Wall Street’s slave story
AUTODIDACT 17 | 2/4/2016, 10:49 a.m.
Special to the AmNews
How ironic is it that lower Manhattan’s Wall Street, the nucleus of this country’s, if not the world’s, capitalism system, was once an open market where enslaved Africans and so-called Indians were inhumanely bought and sold to high-bidding Caucasian slave makers?
“It’s much deeper than people realize,” explains historian Dr. Leonard Jeffries. “Capitalism, European nationalism and the exploitation and subjection of African colonialism comes out of this process in history.”
As early as 1625, the Dutch West India Company imported kidnapped Africans to clear foliage in what was then New Amsterdam to make way for the colonizers’ communities. They also built an earthen wall on the island’s southern area to ward off retaliating indigenous inhabitants who previously populated the area and were attempting to regain it. During the 1640s, a wooden picket and plank-fortified fence was erected, with a strengthened 12-foot-high wall soon following. By 1685, Wall Street was officially laid out.
“Since the founding of New York City and the establishment of a colony with a protective wall, the main objective was trade,” stated Jeffries. “They set up the wall to protect their colony, and it became the auction place for the indentured servants and enslaved Africans.”
On Dec. 13, 1711, the Common Council approved Wall Street as New York City’s first official slave market, passing a law stating, “That all [Black] and Indian slaves that are let out to hire within this city do take up their standing in order to be hired at the market house at the Wall Street Slip until such time as they are hired, whereby all persons may know where to hire slaves as their occasions shall require and also masters discover when their slaves are so hired and all the inhabitants of this city are to take notice hereof accordingly.”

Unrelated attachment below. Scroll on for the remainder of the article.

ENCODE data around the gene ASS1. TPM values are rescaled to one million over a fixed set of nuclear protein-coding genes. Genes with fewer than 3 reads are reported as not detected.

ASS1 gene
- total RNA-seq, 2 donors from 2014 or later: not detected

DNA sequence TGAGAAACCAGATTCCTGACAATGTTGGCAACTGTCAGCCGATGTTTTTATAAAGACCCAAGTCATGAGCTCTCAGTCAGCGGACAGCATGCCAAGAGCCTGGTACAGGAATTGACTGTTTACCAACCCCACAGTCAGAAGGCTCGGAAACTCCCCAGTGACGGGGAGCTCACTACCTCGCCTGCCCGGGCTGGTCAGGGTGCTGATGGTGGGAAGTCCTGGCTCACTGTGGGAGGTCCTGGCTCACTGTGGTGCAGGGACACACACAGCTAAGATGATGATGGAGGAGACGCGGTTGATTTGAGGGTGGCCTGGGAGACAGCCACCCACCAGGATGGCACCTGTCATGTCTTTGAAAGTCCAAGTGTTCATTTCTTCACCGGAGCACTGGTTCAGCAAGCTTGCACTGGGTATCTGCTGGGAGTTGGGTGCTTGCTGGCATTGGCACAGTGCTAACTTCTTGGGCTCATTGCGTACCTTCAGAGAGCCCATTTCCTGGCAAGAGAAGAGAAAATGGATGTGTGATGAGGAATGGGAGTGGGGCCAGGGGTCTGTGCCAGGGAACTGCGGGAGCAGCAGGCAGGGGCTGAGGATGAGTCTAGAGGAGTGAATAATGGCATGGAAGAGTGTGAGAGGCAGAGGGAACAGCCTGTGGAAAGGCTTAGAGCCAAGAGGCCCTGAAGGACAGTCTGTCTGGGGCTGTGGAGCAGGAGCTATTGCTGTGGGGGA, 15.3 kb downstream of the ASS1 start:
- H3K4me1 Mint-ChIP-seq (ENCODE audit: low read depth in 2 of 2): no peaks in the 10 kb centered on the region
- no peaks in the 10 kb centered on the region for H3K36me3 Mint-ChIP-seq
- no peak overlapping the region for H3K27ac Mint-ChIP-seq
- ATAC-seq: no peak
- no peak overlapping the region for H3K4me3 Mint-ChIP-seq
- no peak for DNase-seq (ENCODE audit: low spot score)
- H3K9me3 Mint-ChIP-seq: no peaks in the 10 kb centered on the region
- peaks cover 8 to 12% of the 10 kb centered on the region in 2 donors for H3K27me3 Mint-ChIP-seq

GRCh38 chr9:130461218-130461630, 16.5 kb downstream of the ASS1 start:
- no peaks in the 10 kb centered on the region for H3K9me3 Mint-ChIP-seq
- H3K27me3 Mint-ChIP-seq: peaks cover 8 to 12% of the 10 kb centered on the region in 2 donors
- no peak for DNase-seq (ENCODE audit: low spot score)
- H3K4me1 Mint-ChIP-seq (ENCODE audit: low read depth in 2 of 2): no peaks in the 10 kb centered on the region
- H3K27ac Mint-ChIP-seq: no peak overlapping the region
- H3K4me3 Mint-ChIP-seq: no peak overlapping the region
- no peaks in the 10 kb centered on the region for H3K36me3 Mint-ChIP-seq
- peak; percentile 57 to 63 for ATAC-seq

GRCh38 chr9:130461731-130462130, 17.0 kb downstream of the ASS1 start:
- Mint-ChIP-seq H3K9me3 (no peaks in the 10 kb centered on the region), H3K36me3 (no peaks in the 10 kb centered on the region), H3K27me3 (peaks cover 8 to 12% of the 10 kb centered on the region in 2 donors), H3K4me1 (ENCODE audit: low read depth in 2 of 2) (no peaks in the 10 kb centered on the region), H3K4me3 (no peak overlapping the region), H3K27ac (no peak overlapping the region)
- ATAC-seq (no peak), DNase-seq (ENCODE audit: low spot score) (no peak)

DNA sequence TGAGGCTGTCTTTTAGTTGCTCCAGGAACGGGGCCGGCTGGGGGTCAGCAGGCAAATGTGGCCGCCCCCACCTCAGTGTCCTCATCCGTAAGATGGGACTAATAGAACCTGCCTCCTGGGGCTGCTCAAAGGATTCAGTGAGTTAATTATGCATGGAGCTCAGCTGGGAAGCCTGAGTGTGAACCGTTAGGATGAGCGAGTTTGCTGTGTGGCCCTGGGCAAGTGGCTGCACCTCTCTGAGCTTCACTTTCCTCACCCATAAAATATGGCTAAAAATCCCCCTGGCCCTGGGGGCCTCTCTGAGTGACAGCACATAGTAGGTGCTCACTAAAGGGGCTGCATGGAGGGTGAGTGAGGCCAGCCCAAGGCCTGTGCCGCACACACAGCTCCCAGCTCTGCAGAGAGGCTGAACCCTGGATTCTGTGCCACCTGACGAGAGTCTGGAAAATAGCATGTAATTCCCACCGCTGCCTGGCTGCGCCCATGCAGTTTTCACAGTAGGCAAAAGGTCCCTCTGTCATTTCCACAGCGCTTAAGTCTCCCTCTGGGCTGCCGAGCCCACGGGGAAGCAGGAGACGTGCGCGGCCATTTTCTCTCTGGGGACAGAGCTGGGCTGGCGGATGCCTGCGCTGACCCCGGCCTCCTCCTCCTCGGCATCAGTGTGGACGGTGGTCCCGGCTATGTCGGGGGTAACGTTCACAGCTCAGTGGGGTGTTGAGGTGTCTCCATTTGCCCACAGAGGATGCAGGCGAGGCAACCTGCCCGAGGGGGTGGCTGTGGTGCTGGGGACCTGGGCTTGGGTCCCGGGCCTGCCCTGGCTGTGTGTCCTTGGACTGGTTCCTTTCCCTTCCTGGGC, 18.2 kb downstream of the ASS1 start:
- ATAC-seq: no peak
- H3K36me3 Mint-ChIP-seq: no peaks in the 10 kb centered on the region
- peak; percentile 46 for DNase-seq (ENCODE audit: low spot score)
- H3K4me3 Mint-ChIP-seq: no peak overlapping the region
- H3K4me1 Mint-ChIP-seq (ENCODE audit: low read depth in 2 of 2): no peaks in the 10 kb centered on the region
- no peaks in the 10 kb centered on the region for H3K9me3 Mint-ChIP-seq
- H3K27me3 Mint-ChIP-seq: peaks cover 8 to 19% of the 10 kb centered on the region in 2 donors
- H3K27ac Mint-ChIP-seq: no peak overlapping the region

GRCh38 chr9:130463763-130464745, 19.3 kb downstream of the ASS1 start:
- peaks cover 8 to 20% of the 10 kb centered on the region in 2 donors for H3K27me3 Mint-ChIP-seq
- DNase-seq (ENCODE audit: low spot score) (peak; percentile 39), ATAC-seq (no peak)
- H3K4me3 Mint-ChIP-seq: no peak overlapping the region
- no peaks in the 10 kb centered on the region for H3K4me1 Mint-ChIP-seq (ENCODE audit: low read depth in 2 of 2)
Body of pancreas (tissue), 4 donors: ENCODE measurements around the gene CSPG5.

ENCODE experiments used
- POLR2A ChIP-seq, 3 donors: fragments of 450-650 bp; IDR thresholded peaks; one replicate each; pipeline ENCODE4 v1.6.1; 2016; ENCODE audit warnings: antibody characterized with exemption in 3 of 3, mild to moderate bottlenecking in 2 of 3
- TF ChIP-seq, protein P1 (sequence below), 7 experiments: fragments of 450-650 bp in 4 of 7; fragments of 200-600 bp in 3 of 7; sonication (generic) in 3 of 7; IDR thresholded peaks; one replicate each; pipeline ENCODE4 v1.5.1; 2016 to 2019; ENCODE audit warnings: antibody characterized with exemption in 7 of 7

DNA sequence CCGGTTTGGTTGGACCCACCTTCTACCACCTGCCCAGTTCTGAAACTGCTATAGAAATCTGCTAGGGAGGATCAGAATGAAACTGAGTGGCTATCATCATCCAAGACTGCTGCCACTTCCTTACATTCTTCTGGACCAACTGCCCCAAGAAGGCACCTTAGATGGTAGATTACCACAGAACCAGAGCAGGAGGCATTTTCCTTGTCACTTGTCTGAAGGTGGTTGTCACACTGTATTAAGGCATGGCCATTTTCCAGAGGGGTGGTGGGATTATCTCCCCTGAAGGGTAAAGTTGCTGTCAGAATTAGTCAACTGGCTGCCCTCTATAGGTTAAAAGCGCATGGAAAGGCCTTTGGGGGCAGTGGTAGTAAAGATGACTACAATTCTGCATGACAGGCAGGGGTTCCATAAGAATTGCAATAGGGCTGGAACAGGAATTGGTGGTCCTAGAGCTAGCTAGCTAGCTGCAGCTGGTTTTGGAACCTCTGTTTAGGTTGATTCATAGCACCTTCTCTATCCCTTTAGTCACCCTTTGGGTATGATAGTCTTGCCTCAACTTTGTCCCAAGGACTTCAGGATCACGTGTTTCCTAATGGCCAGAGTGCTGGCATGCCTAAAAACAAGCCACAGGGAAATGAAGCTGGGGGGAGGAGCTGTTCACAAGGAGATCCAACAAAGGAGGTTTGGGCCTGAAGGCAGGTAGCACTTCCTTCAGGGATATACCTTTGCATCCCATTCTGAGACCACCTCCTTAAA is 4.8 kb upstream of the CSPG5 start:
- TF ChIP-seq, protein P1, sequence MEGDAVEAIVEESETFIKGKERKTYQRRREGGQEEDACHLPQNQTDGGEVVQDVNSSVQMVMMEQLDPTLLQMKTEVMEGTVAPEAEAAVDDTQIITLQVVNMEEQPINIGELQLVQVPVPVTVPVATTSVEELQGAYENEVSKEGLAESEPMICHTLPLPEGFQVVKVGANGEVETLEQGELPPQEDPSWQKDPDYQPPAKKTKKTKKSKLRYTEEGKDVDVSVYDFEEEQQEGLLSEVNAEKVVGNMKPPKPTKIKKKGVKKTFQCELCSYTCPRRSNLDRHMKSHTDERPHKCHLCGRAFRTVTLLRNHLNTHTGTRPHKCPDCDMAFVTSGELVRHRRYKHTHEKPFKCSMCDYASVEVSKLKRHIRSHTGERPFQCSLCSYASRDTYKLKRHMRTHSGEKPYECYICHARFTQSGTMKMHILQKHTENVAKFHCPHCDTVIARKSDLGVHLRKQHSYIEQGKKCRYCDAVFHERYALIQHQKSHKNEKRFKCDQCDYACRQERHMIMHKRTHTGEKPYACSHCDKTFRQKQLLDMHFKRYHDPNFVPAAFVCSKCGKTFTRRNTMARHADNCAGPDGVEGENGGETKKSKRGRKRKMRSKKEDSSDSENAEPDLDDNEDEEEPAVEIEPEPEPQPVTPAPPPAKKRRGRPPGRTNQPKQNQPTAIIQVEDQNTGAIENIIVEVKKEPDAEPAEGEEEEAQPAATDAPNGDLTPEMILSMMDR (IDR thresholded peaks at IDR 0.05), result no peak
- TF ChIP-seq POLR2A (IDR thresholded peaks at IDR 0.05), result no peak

Other European countries eventually got involved, and for approximately two centuries, slave ships docked where South Street Seaport currently sits, unloading human cargo to be auctioned off at Wall Street’s slave market between Pearl and Water streets.
Many Africans arrived through this port from the Motherland and Caribbean only to be redistributed to other parts of North America. Numerous local businesses participated and profited royally from the bustling business of human trafficking. By the late 1700s, only Charleston, S.C.’s slave market was busier than New York City’s. On April 30, 1789, slave maker and plantation owner George Washington was sworn in as the country’s first president at Wall Street’s Federal Hall.
The imperialistic practice of auctioning kidnapped Africans continued through 1827, with the enormous proceeds gained heavily influencing the city’s economy, politics and socialization. Simultaneously, it established New York as the “Empire State” and propelled the country’s industrial revolution.
Analysts contend that many of the banking, insurance and shipping companies that profited enormously from their facilitation owe reparations to the descendants of those ancestors whose blood, sweat and tears laid down the foundation of their now multimillion-dollar corporations.
Jeffries concludes, “The role the Wall Street slave market played is essential to what the nation’s economy became. They’re the beginning of the capitalist corporations that later come out of the slave systems.”